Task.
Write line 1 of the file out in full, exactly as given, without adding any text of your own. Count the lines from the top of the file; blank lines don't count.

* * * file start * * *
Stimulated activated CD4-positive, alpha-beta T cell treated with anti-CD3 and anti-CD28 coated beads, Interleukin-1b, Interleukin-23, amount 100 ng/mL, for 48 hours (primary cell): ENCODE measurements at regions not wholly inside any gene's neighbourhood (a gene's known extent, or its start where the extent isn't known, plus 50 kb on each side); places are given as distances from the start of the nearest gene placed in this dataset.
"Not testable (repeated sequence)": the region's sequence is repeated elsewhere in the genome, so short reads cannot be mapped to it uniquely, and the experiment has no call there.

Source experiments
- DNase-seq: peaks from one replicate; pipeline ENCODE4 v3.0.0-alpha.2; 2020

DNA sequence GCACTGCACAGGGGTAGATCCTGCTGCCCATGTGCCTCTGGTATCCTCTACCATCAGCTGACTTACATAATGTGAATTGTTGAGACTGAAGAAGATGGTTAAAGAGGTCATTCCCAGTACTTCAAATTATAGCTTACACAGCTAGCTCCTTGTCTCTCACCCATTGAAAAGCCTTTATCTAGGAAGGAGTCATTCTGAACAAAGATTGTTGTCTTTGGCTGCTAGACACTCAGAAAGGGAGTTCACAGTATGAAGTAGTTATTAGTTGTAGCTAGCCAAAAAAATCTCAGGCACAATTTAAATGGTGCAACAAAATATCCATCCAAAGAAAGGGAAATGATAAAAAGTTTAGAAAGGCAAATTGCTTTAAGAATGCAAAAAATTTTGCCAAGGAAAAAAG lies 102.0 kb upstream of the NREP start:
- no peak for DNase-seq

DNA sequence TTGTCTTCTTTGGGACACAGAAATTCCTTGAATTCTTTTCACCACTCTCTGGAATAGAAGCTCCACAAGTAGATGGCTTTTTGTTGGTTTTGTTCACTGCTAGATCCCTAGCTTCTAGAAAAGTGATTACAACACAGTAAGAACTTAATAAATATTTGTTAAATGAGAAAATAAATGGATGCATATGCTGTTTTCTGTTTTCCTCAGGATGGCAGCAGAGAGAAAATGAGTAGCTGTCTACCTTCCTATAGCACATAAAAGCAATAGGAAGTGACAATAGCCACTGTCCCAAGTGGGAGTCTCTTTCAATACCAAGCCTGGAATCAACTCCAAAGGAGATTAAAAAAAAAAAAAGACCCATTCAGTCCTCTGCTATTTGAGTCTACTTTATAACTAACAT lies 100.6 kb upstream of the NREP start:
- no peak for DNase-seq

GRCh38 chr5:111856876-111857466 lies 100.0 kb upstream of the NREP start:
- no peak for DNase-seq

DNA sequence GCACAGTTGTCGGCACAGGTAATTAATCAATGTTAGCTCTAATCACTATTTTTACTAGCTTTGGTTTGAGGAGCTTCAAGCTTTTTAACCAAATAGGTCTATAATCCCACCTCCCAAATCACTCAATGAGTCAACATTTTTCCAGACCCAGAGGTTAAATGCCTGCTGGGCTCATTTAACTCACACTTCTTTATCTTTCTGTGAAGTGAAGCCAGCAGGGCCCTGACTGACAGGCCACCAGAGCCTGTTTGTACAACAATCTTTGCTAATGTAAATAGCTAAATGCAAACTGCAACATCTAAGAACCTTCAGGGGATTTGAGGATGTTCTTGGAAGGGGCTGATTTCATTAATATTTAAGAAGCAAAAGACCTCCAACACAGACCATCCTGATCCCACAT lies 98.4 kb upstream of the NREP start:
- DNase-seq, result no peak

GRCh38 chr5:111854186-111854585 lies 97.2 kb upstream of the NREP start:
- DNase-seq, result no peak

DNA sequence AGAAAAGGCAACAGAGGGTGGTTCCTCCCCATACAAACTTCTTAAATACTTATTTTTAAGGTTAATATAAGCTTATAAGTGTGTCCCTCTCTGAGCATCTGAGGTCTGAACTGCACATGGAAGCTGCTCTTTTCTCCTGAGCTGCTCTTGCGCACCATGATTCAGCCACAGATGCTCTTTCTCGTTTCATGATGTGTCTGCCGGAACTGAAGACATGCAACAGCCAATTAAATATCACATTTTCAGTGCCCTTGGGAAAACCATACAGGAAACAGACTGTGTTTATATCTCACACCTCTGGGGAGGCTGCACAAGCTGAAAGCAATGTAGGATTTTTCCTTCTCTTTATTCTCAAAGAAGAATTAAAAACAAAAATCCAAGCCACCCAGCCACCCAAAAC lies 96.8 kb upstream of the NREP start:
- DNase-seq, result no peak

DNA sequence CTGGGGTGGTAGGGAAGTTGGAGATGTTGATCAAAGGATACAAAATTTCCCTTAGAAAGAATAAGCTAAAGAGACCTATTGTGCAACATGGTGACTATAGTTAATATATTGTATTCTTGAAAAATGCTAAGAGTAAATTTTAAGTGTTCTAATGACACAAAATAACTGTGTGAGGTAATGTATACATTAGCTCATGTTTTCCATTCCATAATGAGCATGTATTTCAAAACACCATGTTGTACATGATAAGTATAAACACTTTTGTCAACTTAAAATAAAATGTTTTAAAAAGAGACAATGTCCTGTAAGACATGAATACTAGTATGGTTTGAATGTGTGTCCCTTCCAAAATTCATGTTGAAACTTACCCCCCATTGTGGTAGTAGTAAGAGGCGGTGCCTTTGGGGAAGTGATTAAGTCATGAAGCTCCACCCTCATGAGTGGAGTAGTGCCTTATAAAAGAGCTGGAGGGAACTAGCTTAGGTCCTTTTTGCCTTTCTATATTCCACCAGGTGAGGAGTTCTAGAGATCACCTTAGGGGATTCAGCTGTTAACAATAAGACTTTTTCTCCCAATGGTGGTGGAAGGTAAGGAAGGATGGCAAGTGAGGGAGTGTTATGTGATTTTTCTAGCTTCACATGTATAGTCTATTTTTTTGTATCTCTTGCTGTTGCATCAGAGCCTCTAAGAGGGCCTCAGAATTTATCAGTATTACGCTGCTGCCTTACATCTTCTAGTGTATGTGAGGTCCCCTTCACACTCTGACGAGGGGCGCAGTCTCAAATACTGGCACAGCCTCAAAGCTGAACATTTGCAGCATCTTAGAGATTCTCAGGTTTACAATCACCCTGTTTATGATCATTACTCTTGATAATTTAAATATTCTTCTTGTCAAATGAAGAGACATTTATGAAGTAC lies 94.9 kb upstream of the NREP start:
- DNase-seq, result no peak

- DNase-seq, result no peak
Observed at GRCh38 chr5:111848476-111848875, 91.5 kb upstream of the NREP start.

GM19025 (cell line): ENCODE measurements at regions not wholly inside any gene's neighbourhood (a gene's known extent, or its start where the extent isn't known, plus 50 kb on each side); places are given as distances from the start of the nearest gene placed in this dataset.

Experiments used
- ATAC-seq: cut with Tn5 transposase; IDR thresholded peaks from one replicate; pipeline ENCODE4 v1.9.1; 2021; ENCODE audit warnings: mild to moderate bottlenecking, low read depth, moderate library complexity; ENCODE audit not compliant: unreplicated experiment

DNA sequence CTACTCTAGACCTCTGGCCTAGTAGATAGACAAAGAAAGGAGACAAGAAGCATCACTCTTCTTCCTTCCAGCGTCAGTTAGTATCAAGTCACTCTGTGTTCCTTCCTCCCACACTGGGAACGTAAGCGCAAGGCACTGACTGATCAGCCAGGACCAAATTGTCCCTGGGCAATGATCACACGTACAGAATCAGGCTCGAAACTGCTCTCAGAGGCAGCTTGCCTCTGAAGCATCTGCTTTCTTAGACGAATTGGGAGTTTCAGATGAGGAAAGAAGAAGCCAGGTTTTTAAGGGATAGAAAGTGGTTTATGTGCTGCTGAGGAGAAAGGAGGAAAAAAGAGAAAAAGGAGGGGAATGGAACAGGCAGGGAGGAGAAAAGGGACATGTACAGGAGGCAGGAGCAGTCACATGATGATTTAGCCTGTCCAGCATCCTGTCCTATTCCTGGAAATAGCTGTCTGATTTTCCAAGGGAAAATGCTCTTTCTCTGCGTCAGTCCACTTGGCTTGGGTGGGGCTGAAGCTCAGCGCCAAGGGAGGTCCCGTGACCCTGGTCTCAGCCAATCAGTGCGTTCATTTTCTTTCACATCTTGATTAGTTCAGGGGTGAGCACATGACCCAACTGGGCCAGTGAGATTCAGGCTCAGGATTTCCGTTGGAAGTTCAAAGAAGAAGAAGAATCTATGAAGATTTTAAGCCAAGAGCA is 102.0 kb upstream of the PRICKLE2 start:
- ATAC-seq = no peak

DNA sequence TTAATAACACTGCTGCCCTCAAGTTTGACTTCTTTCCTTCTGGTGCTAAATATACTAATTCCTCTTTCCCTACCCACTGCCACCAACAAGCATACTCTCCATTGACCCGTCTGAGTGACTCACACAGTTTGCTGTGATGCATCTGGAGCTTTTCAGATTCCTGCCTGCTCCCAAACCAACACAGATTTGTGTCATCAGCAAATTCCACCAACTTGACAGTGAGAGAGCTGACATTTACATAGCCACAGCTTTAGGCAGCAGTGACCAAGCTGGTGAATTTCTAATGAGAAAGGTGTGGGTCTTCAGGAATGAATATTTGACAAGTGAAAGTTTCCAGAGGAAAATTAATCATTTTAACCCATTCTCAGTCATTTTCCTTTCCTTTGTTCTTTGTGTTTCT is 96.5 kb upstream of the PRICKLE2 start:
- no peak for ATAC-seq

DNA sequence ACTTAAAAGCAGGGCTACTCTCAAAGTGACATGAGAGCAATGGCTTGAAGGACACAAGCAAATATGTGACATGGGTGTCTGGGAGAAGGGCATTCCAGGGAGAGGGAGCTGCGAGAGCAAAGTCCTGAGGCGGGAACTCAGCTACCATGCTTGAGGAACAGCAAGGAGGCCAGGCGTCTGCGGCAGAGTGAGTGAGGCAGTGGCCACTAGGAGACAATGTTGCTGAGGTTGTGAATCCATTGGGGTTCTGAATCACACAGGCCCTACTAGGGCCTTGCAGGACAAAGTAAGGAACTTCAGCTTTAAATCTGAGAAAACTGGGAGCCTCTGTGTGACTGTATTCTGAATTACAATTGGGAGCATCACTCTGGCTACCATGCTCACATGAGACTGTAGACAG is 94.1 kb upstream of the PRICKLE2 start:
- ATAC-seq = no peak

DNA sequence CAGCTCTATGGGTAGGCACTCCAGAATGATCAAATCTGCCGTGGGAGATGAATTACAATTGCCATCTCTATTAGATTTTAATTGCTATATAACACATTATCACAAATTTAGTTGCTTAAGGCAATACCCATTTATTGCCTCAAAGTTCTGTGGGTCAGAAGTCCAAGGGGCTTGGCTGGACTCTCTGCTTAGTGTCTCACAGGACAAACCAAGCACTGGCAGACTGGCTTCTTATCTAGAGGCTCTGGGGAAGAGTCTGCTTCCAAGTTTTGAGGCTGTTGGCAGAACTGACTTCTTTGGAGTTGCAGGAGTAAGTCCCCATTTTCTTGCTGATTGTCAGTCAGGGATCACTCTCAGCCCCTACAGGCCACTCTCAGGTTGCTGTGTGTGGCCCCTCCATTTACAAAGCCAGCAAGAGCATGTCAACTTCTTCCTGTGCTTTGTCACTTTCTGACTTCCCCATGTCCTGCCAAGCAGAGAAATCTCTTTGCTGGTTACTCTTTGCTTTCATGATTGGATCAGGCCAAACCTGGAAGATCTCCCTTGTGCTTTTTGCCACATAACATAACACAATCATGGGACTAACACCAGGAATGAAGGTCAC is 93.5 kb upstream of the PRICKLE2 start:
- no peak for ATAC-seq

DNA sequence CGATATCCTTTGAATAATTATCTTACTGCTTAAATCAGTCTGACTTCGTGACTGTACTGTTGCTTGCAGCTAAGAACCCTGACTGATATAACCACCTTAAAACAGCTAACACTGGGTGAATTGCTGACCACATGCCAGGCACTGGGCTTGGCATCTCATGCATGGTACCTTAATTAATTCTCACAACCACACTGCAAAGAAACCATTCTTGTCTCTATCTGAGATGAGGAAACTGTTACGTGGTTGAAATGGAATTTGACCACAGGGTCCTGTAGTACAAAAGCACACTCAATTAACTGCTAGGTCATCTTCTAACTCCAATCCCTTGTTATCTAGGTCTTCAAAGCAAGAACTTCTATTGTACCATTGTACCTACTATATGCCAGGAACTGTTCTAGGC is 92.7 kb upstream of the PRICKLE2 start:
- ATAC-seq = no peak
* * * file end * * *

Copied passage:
Stimulated activated CD4-positive, alpha-beta T cell treated with anti-CD3 and anti-CD28 coated beads, Interleukin-1b, Interleukin-23, amount 100 ng/mL, for 48 hours (primary cell): ENCODE measurements at regions not wholly inside any gene's neighbourhood (a gene's known extent, or its start where the extent isn't known, plus 50 kb on each side); places are given as distances from the start of the nearest gene placed in this dataset.